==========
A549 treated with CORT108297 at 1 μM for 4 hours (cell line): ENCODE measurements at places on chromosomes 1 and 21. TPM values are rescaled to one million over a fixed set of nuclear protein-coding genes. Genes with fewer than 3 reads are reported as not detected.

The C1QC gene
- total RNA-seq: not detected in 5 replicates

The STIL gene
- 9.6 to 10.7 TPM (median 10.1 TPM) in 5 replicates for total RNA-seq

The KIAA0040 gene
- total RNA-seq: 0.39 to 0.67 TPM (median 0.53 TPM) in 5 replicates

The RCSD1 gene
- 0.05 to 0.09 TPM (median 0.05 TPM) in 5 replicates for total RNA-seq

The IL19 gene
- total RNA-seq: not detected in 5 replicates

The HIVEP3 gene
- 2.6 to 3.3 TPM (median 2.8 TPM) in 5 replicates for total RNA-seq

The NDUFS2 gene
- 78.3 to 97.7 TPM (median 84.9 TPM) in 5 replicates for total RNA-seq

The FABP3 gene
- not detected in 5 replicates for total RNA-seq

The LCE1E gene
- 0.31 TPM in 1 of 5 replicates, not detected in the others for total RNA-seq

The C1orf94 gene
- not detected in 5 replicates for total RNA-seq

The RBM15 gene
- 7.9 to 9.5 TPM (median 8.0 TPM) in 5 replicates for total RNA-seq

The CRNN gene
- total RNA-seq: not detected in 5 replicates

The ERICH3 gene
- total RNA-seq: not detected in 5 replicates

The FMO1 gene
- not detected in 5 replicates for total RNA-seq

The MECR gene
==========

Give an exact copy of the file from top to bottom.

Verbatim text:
A549 treated with CORT108297 at 1 μM for 4 hours (cell line): ENCODE measurements at places on chromosomes 1 and 21. TPM values are rescaled to one million over a fixed set of nuclear protein-coding genes. Genes with fewer than 3 reads are reported as not detected.

The C1QC gene
- total RNA-seq: not detected in 5 replicates

The STIL gene
- 9.6 to 10.7 TPM (median 10.1 TPM) in 5 replicates for total RNA-seq

The KIAA0040 gene
- total RNA-seq: 0.39 to 0.67 TPM (median 0.53 TPM) in 5 replicates

The RCSD1 gene
- 0.05 to 0.09 TPM (median 0.05 TPM) in 5 replicates for total RNA-seq

The IL19 gene
- total RNA-seq: not detected in 5 replicates

The HIVEP3 gene
- 2.6 to 3.3 TPM (median 2.8 TPM) in 5 replicates for total RNA-seq

The NDUFS2 gene
- 78.3 to 97.7 TPM (median 84.9 TPM) in 5 replicates for total RNA-seq

The FABP3 gene
- not detected in 5 replicates for total RNA-seq

The LCE1E gene
- 0.31 TPM in 1 of 5 replicates, not detected in the others for total RNA-seq

The C1orf94 gene
- not detected in 5 replicates for total RNA-seq

The RBM15 gene
- 7.9 to 9.5 TPM (median 8.0 TPM) in 5 replicates for total RNA-seq

The CRNN gene
- total RNA-seq: not detected in 5 replicates

The ERICH3 gene
- total RNA-seq: not detected in 5 replicates

The FMO1 gene
- not detected in 5 replicates for total RNA-seq

The MECR gene